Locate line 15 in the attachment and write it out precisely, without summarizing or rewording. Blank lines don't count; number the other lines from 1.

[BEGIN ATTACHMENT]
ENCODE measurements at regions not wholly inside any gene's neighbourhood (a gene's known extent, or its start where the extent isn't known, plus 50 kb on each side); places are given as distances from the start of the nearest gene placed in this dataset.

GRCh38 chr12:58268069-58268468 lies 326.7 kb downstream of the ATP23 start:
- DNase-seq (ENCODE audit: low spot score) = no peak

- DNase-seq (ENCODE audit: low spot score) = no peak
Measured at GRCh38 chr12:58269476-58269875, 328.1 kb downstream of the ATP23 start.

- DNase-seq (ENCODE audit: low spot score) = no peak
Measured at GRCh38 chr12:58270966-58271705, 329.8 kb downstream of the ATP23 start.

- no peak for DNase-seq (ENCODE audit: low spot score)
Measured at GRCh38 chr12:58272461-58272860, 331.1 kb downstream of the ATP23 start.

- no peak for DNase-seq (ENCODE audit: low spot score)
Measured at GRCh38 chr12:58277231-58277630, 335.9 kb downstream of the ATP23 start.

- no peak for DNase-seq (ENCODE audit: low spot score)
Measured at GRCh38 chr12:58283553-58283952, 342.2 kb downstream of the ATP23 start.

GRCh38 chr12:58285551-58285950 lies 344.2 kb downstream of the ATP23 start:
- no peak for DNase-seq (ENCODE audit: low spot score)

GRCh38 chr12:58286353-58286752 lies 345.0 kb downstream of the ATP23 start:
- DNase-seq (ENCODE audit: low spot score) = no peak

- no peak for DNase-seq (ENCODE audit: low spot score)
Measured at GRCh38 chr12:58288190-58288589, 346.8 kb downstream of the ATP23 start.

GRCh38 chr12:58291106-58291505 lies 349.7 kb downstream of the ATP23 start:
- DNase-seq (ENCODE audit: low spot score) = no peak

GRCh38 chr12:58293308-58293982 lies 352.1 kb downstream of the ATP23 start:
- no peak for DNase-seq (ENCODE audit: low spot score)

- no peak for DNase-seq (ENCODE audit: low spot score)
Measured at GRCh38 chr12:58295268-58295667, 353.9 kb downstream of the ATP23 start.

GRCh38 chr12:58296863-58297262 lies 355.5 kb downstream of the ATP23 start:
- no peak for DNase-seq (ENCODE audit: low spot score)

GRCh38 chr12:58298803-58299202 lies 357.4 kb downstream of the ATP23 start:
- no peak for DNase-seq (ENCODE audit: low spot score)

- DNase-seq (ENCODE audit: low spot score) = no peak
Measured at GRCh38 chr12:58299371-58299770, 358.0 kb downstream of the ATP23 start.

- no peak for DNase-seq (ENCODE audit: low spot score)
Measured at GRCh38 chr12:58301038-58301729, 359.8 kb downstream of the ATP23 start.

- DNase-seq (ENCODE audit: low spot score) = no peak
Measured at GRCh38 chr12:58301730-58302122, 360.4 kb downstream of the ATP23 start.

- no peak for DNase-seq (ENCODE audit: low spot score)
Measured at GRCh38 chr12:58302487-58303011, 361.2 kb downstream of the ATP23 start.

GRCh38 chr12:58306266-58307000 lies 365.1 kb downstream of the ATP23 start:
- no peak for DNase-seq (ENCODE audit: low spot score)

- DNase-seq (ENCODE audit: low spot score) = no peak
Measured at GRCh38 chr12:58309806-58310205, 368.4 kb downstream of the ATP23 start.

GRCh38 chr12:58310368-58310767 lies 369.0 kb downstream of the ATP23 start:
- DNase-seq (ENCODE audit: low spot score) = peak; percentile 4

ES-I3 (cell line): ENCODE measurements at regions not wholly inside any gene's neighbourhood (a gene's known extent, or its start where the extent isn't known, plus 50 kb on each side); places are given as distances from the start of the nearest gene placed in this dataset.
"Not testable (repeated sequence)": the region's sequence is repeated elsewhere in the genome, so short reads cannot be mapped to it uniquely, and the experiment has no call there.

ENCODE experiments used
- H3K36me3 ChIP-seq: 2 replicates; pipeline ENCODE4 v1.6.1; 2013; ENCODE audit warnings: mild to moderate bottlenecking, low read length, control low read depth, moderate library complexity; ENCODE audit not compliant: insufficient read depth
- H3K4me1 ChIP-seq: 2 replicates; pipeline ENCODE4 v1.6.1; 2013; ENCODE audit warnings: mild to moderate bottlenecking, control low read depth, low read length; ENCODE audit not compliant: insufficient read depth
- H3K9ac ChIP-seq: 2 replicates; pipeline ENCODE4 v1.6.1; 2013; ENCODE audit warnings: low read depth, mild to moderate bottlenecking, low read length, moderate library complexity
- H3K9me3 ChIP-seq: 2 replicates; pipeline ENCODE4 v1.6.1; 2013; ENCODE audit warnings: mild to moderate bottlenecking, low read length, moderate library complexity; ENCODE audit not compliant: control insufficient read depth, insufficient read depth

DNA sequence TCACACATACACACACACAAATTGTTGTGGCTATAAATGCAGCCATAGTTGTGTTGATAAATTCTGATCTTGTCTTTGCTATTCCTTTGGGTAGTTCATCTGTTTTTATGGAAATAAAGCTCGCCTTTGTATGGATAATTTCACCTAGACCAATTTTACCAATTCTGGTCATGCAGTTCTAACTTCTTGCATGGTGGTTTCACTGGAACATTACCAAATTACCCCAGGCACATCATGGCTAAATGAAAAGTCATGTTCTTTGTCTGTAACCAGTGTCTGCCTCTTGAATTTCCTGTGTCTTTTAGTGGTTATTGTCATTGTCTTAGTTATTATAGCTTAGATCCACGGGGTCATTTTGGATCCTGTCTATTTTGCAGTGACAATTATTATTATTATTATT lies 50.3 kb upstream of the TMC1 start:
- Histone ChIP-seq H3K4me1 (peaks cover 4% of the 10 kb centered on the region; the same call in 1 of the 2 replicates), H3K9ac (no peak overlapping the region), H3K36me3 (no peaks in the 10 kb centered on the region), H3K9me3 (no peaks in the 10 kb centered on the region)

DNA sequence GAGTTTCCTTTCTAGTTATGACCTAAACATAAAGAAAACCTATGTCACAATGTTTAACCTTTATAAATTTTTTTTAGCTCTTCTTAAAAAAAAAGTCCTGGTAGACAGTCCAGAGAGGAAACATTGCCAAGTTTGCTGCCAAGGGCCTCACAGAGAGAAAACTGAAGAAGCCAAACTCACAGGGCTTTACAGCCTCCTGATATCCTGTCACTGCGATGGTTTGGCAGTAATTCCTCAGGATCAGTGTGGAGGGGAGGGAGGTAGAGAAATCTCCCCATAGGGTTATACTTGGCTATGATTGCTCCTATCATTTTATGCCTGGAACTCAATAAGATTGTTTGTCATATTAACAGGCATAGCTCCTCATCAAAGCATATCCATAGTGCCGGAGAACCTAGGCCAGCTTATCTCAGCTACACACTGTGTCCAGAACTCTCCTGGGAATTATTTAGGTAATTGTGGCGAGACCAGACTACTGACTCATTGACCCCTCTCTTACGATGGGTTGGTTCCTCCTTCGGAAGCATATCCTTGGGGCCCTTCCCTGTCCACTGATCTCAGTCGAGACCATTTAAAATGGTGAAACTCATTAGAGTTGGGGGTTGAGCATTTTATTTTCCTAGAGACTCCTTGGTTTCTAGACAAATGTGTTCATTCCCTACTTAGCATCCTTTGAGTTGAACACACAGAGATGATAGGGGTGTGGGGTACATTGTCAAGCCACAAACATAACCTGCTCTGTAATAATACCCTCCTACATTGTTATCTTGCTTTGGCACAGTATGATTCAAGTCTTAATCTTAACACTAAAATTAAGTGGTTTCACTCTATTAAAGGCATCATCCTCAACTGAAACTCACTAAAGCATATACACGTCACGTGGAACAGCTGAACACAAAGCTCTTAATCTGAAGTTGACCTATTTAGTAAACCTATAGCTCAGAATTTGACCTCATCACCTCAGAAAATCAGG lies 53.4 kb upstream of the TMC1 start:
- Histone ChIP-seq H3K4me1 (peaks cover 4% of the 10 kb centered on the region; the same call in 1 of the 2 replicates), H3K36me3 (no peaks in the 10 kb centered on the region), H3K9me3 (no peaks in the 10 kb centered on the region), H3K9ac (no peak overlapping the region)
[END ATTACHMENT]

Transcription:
- no peak for DNase-seq (ENCODE audit: low spot score)